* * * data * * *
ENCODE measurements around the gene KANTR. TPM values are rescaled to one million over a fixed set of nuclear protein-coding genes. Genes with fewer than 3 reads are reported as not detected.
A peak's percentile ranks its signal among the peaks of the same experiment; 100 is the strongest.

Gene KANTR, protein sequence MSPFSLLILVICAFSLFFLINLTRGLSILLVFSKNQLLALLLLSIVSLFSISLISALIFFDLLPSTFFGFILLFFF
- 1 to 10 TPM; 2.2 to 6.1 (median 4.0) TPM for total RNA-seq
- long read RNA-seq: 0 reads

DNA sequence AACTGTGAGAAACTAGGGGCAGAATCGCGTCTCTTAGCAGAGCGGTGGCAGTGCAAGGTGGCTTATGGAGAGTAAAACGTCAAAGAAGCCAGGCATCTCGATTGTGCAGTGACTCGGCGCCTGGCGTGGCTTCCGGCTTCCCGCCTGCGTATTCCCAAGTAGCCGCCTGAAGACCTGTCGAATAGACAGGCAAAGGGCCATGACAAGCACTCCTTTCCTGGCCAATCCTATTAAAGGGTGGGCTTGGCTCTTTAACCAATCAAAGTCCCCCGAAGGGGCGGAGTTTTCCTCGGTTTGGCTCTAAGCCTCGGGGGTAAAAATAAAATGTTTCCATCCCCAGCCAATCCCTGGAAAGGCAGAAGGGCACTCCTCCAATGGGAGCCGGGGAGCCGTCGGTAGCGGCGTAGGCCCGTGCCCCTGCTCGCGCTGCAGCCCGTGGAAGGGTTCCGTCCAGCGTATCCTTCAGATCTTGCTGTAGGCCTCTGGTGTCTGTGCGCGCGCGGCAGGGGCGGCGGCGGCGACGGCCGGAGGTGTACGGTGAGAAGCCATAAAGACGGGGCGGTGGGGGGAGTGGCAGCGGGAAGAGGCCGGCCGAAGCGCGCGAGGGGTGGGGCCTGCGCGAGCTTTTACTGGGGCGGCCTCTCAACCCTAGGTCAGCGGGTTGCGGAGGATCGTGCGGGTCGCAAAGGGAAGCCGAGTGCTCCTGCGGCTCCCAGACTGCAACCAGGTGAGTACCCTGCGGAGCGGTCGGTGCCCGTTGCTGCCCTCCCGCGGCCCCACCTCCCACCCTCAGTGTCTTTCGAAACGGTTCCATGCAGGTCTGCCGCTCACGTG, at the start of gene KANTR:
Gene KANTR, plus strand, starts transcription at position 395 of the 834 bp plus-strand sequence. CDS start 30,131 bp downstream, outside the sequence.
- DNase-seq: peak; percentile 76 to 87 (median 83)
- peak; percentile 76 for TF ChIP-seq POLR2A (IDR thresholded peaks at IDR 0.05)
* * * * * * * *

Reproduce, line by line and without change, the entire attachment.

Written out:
ENCODE measurements around the gene KANTR. TPM values are rescaled to one million over a fixed set of nuclear protein-coding genes. Genes with fewer than 3 reads are reported as not detected.
A peak's percentile ranks its signal among the peaks of the same experiment; 100 is the strongest.

Gene KANTR, protein sequence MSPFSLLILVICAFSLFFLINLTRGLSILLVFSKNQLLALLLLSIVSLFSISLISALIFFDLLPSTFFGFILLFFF
- 1 to 10 TPM; 2.2 to 6.1 (median 4.0) TPM for total RNA-seq
- long read RNA-seq: 0 reads

DNA sequence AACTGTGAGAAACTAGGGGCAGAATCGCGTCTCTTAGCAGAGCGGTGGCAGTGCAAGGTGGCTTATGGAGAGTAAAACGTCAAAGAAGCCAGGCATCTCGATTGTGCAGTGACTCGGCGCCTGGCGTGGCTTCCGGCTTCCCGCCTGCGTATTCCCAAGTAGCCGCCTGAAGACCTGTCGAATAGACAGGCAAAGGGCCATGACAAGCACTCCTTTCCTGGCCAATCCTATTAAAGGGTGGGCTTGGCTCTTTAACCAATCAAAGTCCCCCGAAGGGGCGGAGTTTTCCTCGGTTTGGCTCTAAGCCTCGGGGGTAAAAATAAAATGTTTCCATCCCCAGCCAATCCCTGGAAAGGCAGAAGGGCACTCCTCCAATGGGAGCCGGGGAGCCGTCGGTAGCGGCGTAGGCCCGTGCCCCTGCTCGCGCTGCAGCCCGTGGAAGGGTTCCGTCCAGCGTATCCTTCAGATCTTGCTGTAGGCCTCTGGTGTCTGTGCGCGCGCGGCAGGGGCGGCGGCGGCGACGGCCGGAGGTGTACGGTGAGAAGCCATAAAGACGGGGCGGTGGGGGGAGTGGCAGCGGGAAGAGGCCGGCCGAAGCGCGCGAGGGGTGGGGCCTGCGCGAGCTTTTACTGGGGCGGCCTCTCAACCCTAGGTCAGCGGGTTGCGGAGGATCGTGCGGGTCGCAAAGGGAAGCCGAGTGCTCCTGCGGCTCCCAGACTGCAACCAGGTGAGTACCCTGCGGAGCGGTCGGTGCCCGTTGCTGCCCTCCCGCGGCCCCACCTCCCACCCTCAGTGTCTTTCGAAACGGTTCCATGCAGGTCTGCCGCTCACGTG, at the start of gene KANTR:
Gene KANTR, plus strand, starts transcription at position 395 of the 834 bp plus-strand sequence. CDS start 30,131 bp downstream, outside the sequence.
- DNase-seq: peak; percentile 76 to 87 (median 83)
- peak; percentile 76 for TF ChIP-seq POLR2A (IDR thresholded peaks at IDR 0.05)